It's been quite a while since we've heard anything from Sakti3, the Ann Arbor-based battery company that has been working on next-generation solid state lithium batteries for many years. Heck, even the company's website doesn't have any news that isn't a year old. Thankfully, our friend Jim Motavalli, who blogs for Car Talk, recently talked to Sakti3's Ann Marie Sastry on the eve of her company being named an affiliate of the US Department of Energy's Joint Center for Energy Storage Research (JCESR).

In 2010, Sakti3 got $4.2 million from GM Ventures and Itochu and has garnered $30 million overall for the next-gen batteries, with the big difference being that these are printed on a thin film. Sastry told Motavalli that she expects the Sakti3 cells to be "half the cost of conventional li-ion, but with double the energy density and half the weight." Oh, and she says they'll be here in two years, well before the timeline that companies like Toyota are predicting for solid state batteries.

The short timeline is one reason why Sakti3 was so appealing to the JCESR, which is working on battery breakthroughs that are a decade or so away. Something in the near term would improve the next generation of plug-in vehicles before the really big changes come in the 2020s. There are caveats, though, about power delivery and reliability and you can read the details over on Car Talk and then see a promotional Sakti3 video below.



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  • 53 Comments
      skierpage
      • 2 Days Ago
      I think people are being excessively cynical. Envia's nickel, manganese, cobalt (NMC) cathode, the silicon anode that others are researching, and Sakti3's thin-film manufacturing are all complementary technology improvements to the lithium-ion battery that do better than current batteries in lab testing. It's impossible to know if they'll work in real life without tens of millions of investment, and to produce batteries in volume using them will take $100Ms in investment. It's similar to semiconductor process and display panel breakthroughs. Lots of ideas, enormous costs, and big risks in trying something new.
      • 2 Days Ago
      Here is a problem that comes up very often regarding reporting on new batteries: let's get the efficiency comparison straight. It is generally EITHER half the cost, OR half the weight, OR half the volume: it is generally not half the cost AND half the weight AND half the volume. Obviously, the best thing to do would be to compare apples with apples, and the mark is already well understood: just tell us, for 1KWH of energy storage, the cost and weight and volume. But here is a practical and important second issue: what are the manufacturing requirements for the technology? Unfortunately, it is possible that the manufacture of thin-film solid-state batteries might be functionally very different from the present lithium chemistry batteries. As exemplified by the Tesla battery plant announcement, clearly there is a considerable capital expenditure cost in building a battery manufacturing plant, and I doubt anyone wants to commit to some huge cost when tomorrow a different form of battery manufacture may be the better way to go.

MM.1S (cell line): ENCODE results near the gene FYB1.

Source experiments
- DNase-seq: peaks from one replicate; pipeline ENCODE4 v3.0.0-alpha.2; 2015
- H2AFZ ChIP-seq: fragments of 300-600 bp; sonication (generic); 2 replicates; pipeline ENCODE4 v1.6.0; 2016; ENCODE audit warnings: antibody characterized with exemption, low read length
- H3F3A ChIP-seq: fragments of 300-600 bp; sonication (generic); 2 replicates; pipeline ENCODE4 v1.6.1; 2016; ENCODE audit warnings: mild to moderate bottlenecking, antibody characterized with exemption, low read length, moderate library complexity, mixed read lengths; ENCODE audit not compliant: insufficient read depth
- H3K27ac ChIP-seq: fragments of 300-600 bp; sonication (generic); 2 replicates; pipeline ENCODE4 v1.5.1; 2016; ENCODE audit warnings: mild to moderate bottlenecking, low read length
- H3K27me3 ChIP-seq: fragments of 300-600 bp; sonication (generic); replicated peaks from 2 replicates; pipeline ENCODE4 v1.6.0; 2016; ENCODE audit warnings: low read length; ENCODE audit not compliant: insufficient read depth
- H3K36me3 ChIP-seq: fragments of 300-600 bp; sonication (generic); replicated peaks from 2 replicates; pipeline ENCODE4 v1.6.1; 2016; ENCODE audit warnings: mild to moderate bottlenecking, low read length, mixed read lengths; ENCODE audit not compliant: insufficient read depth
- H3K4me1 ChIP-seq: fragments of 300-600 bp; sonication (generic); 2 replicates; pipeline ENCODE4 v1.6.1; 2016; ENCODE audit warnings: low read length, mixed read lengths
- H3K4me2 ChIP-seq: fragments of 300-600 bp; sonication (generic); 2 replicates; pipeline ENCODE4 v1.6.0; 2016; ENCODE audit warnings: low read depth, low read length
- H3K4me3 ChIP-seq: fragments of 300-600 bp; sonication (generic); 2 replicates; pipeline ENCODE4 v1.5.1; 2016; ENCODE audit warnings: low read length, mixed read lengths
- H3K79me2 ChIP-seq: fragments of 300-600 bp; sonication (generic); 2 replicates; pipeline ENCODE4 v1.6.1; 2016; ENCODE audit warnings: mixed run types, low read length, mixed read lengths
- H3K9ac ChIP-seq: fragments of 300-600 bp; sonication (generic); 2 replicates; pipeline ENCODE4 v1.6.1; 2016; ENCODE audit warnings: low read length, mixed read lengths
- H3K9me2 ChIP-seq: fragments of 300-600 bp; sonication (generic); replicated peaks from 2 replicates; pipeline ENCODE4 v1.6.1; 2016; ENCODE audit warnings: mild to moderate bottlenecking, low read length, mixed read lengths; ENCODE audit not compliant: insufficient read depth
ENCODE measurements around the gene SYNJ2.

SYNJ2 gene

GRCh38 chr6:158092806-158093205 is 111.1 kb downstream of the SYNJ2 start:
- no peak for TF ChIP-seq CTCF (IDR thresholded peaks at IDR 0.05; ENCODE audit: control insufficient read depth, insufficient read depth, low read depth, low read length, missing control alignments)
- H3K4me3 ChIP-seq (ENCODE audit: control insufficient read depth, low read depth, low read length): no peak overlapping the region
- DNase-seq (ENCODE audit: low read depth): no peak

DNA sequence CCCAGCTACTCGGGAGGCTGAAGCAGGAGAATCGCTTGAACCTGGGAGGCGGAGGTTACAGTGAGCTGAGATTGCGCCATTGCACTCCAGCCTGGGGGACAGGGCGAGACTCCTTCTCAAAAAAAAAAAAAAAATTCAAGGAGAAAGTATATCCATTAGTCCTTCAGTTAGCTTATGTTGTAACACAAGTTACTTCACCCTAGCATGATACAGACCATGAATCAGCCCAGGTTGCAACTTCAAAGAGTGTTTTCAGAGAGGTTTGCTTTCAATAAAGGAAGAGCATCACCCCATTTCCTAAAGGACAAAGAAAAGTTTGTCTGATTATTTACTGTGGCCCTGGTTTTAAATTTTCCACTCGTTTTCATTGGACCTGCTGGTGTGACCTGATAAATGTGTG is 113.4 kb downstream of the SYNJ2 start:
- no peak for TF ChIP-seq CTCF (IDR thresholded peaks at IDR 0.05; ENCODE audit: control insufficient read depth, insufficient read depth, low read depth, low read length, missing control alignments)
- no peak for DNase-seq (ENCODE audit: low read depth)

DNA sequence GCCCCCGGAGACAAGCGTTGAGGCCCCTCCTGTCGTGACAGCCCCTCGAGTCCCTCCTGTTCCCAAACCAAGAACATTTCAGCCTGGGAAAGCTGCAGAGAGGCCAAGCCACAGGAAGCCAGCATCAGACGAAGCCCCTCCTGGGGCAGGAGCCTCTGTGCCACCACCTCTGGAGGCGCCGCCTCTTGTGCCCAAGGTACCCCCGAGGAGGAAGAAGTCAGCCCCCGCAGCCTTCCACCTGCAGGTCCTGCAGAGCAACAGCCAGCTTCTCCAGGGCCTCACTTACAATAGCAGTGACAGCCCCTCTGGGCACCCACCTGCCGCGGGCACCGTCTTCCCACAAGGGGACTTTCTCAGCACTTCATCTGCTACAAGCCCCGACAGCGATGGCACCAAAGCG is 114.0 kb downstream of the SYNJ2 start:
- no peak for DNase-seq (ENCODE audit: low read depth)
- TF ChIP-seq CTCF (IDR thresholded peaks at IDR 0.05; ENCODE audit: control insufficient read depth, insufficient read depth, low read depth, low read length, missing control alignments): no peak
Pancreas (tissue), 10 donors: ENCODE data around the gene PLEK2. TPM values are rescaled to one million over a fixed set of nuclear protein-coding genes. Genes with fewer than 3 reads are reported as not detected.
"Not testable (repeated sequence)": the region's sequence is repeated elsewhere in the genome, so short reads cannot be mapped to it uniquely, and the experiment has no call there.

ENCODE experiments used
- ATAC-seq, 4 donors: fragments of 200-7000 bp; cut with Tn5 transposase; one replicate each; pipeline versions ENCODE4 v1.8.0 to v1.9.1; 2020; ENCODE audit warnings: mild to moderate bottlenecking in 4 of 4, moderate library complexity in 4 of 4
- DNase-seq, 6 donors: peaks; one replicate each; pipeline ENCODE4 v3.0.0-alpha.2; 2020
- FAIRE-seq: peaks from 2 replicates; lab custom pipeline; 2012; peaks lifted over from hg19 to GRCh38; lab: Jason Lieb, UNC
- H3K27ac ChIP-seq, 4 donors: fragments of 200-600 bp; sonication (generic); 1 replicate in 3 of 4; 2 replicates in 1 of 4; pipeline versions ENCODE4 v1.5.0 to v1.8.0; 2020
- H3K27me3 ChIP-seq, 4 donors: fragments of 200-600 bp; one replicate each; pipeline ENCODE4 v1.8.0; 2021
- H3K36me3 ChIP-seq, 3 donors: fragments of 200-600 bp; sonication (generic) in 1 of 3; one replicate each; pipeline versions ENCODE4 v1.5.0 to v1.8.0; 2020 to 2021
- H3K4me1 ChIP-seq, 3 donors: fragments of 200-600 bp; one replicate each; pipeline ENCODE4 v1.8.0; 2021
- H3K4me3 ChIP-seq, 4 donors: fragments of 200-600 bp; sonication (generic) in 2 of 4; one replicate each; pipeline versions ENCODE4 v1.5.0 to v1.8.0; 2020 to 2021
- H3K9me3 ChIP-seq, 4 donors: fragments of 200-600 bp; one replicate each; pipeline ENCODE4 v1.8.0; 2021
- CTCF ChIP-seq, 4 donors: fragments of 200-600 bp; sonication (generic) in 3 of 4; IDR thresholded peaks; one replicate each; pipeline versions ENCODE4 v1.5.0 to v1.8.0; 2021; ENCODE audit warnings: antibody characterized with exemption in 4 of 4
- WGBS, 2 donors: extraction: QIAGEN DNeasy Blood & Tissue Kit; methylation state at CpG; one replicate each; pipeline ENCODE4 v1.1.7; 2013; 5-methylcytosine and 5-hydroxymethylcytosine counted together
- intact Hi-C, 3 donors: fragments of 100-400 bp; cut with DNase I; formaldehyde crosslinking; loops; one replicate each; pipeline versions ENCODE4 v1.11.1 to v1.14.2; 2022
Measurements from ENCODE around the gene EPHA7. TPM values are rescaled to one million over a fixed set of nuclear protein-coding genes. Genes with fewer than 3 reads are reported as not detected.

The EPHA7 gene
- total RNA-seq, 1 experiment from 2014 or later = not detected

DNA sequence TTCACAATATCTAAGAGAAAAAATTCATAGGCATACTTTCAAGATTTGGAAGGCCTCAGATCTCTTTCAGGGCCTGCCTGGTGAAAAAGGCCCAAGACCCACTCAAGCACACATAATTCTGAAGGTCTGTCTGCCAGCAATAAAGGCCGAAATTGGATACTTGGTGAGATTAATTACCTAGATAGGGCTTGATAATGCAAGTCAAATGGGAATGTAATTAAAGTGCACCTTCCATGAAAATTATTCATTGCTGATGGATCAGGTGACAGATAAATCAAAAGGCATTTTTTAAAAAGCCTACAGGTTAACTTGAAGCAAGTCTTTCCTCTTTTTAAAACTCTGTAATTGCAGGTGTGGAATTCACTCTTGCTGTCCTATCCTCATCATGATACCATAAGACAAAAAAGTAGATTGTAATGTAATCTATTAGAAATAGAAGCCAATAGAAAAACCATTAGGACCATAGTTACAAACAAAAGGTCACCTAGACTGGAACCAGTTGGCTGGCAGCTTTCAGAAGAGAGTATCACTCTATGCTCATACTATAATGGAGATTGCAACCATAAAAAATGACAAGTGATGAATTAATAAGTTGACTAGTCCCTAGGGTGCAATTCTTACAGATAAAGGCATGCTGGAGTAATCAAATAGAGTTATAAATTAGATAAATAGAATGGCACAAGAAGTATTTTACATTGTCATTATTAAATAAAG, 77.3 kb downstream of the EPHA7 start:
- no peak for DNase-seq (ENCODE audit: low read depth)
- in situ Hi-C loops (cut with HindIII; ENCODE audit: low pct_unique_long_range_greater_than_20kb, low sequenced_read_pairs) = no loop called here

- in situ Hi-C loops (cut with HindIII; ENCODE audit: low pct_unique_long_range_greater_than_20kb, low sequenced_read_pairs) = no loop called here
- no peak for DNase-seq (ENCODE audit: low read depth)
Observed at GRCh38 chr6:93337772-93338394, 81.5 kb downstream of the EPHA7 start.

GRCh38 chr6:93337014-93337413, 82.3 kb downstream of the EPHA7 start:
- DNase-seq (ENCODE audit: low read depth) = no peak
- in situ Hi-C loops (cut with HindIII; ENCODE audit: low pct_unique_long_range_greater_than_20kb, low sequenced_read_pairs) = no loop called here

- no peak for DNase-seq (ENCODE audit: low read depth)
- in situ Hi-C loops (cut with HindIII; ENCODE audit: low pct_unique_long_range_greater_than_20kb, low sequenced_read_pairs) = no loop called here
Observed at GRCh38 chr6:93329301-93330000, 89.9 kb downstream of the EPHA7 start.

Santini Brice
      • 2 Days Ago
      how can you take seriously the speach of a company that use a civic with a veilside body kit XD
      hahiran
      • 2 Days Ago
      I'll believe it when it's nestled in my car and giving me 500 miles of range. The 1980's graphic above does not inspire confidence, though.
      Actionable Mango
      • 2 Days Ago
      Related ponderings from Cringely: http://www.cringely.com/2014/03/19/impending-black-swan-electric-cars/ Summary: There are dozens of battery improvement technologies currently in work that may or may not pan out. The moment any one of them actually becomes viable, EVs will completely disrupt the automotive industry. And he expects one of them to succeed in two years.
        Joeviocoe
        • 2 Days Ago
        @Actionable Mango
        The automotive industry is already being 'disrupted'. Yes, it could stand a bit more... but even without a major battery chemistry breakthrough... the automotive industry is forever changed.
          Actionable Mango
          • 2 Days Ago
          @Joeviocoe
          Market disruption is a specific business term: "A situation where markets cease to function in a regular manner, typically characterized by rapid and large market declines." Neither of these things have happened yet. We are seeing the first signs of what will lead to a disruption, and I think that is what you are referring to. Cringely is saying in two years the disruption will happen. (Disruption according to the generally accepted definition.)
          Actionable Mango
          • 2 Days Ago
          @Joeviocoe
          Market disruption: "A situation where markets cease to function in a regular manner, typically characterized by rapid and large market declines." That has definitely not happened yet. It will, but I think you are ahead of the definition. "A bit more"? EVs are a tiny pinprick compared to ICE sales.